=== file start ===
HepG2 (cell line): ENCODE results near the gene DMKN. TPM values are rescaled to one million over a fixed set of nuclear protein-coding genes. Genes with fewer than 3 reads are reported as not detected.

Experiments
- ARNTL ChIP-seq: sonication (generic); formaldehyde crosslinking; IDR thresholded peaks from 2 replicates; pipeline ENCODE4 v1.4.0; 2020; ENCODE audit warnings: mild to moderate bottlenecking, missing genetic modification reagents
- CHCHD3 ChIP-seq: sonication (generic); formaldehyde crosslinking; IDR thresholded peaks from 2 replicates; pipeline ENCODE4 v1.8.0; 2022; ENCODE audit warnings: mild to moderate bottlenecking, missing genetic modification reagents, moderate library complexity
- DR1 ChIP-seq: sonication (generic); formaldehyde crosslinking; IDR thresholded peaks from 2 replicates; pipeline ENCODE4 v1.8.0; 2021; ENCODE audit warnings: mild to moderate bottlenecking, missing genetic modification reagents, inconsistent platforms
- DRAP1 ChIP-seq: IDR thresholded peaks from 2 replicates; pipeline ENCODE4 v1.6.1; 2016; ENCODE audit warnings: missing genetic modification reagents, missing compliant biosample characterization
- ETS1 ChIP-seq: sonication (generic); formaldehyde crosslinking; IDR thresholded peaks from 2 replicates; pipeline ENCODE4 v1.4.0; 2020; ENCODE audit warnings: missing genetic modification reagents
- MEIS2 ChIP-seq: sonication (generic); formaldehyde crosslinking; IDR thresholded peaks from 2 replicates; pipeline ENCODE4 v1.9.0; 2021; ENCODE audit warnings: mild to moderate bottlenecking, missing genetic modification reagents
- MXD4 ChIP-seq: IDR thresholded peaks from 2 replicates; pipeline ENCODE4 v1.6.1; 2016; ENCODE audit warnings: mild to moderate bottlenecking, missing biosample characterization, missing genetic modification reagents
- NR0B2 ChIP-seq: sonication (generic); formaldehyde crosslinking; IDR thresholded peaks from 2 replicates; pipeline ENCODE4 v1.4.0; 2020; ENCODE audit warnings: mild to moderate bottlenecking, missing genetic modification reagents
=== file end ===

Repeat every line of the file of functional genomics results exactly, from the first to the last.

HepG2 (cell line): ENCODE results near the gene DMKN. TPM values are rescaled to one million over a fixed set of nuclear protein-coding genes. Genes with fewer than 3 reads are reported as not detected.

Experiments
- ARNTL ChIP-seq: sonication (generic); formaldehyde crosslinking; IDR thresholded peaks from 2 replicates; pipeline ENCODE4 v1.4.0; 2020; ENCODE audit warnings: mild to moderate bottlenecking, missing genetic modification reagents
- CHCHD3 ChIP-seq: sonication (generic); formaldehyde crosslinking; IDR thresholded peaks from 2 replicates; pipeline ENCODE4 v1.8.0; 2022; ENCODE audit warnings: mild to moderate bottlenecking, missing genetic modification reagents, moderate library complexity
- DR1 ChIP-seq: sonication (generic); formaldehyde crosslinking; IDR thresholded peaks from 2 replicates; pipeline ENCODE4 v1.8.0; 2021; ENCODE audit warnings: mild to moderate bottlenecking, missing genetic modification reagents, inconsistent platforms
- DRAP1 ChIP-seq: IDR thresholded peaks from 2 replicates; pipeline ENCODE4 v1.6.1; 2016; ENCODE audit warnings: missing genetic modification reagents, missing compliant biosample characterization
- ETS1 ChIP-seq: sonication (generic); formaldehyde crosslinking; IDR thresholded peaks from 2 replicates; pipeline ENCODE4 v1.4.0; 2020; ENCODE audit warnings: missing genetic modification reagents
- MEIS2 ChIP-seq: sonication (generic); formaldehyde crosslinking; IDR thresholded peaks from 2 replicates; pipeline ENCODE4 v1.9.0; 2021; ENCODE audit warnings: mild to moderate bottlenecking, missing genetic modification reagents
- MXD4 ChIP-seq: IDR thresholded peaks from 2 replicates; pipeline ENCODE4 v1.6.1; 2016; ENCODE audit warnings: mild to moderate bottlenecking, missing biosample characterization, missing genetic modification reagents
- NR0B2 ChIP-seq: sonication (generic); formaldehyde crosslinking; IDR thresholded peaks from 2 replicates; pipeline ENCODE4 v1.4.0; 2020; ENCODE audit warnings: mild to moderate bottlenecking, missing genetic modification reagents